All of May, we are taking a closer look at the workplace and all concerns of all kinds of workers. Afterall, Labour Day is the flavour of the month. Catch up what all the hype about a 4-day work week is all about and if its even worth it and learn how to manage you tech talent in lieu of the pandemic.
Also marching on is our Earth Day theme with some spotlight on slow fashion and impact investing. Hope you feel enlightened.
Labour Day specials
Voice of Employees: How the pandemic accelerated focus on employee welfare by Leong Chee Tung, CEO at EngageRocket
“Over the next few months, as organisations looked down the barrel of a potential economic downswing and damage to business continuity, HR departments provided the support and infrastructure that employees needed to stay productive and bring their best selves to work – even if that work happened in a virtual space.
For these reasons, 95 per cent of CHROs agree that HR played a leading role in their organisation’s response to COVID-19. As an ally during the period of challenge and change, HR’s role spread across facilitating business continuity in the early months, gauging employee sentiment and therefore the ideal organisational response, and intervening with the right technology at the right moments.
Like Voice of the Customer in the sales and marketing world, listening to employees in the workplace seeks to capture genuine employee sentiment and intent in order to plan more effective and targeted organisational strategies.”
How to retain local talent as global demand for remote tech workers surges by Jamille Tran, a reporter from Tsinghua University
“Technology staff in India, China, Malaysia, Indonesia, and Vietnam have long been known as the top IT outsourcing solution providers for global companies, according to A.T. Kearney’s Global Services Location Index (GSLI).
“Even before the pandemic, companies based in high labour-cost locations, like Australia and the US, have already utilised remote workers for non-core tasks, or even set up hub offices in lower-cost locations,” said Christopher Lee, senior manager of People & Organisation Management Consulting at PwC Consulting Vietnam. “COVID-19 has only accelerated this trend.”
With the acceleration caused by the pandemic, technology jobs like data engineer, senior software engineer, solution architect have entered the fastest growing remote jobs by application volume globally from March to June on Linkedin, the world’s largest professional networking platform.”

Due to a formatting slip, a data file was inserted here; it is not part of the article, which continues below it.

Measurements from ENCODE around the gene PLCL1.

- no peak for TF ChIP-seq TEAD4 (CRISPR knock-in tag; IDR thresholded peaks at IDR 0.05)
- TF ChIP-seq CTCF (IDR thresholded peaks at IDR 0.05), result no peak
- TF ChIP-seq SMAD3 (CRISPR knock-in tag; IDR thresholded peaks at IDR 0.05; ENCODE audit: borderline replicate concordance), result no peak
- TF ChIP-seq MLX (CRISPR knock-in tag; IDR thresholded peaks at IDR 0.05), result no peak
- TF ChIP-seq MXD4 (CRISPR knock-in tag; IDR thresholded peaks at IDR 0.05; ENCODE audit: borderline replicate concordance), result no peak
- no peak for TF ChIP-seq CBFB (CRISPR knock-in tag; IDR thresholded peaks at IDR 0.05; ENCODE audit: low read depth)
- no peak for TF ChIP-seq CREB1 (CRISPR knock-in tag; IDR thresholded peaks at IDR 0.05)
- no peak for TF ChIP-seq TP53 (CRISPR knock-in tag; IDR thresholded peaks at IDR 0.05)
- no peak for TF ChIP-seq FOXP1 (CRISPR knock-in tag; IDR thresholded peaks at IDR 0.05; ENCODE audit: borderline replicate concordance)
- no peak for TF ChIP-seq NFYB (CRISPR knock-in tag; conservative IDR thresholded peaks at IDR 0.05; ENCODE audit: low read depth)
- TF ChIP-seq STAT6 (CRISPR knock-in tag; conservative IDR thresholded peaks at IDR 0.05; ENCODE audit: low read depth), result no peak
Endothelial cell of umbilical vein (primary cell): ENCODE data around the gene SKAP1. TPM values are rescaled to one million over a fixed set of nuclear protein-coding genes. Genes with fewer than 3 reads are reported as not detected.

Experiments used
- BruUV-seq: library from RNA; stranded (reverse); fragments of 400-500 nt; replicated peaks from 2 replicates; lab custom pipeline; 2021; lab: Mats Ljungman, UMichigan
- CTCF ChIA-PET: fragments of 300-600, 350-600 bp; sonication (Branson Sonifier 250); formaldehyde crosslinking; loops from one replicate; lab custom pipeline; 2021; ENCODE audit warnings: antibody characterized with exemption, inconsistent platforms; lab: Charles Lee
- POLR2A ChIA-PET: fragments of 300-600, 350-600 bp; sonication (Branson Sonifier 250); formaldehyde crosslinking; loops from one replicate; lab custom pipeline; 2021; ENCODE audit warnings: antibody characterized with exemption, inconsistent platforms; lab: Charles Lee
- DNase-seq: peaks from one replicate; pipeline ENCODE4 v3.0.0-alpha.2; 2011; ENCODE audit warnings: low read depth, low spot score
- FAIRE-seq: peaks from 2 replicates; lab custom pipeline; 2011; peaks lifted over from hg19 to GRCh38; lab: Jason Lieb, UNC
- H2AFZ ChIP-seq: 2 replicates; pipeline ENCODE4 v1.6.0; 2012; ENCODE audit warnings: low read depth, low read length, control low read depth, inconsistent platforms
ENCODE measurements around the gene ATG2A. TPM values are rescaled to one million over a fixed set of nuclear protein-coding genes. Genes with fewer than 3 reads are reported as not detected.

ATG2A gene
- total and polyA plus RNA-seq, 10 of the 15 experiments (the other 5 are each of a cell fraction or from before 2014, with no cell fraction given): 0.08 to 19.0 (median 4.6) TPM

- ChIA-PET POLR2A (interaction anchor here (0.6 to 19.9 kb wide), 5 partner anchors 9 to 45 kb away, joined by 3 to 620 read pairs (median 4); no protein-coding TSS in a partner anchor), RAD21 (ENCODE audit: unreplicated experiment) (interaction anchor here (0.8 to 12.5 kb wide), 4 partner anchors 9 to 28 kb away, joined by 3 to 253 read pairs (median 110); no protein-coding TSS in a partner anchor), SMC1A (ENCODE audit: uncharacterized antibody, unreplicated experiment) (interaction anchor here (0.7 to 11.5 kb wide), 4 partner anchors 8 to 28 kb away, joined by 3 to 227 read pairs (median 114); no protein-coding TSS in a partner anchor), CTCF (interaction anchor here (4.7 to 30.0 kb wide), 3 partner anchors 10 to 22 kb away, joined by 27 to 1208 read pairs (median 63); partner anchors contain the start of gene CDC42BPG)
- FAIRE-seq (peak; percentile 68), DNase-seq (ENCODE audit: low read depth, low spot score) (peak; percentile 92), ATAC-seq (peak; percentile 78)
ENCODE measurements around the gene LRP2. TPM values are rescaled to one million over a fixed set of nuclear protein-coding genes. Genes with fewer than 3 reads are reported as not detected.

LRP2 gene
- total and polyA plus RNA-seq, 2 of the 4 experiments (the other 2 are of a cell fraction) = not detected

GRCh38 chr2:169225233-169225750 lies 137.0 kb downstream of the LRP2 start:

Is a four-day workweek better for employers or employees? by Duckju Kang, CEO of ValueChampion
“A number of companies including Microsoft Japan, American-based fast food company Shake Shack, New Zealand-based financial services company Perpetual Guardian have experimented with the four-day workweek in different ways.
Some companies have kept the same working hours and gave employees a day off for a total of 32 working hours per week, while others kept the 40 hour work week but condensed it into four days.
The companies that tested out the shorter work week conducted the experiment for a couple of months before deciding whether to implement the changes permanently.
The experiments yielded a few surprising results. Despite the shorter week, companies saw improvements in employee engagement and productivity. Employers also saw more cost savings and less turnover. However, there were also some negatives.”
“I had some abstract ideals about the perfect team I wanted to build. But at the end of the day, I am at a company with a budget, hiring against a tight timeline in a constrained talent market with a thin history.
There are realities to contend with, many of which are unique to the fragmented and multi-cultural context that is Southeast Asia. If I could hop on a Zoom call with that eager hiring manager from five years ago, here’s where I would focus his precious and soon-to-be-frayed attention.”
Caring for the planet
How to become a millionaire investor while scaling sustainability impact in the world by by Jamille Tran, a reporter from Tsinghua University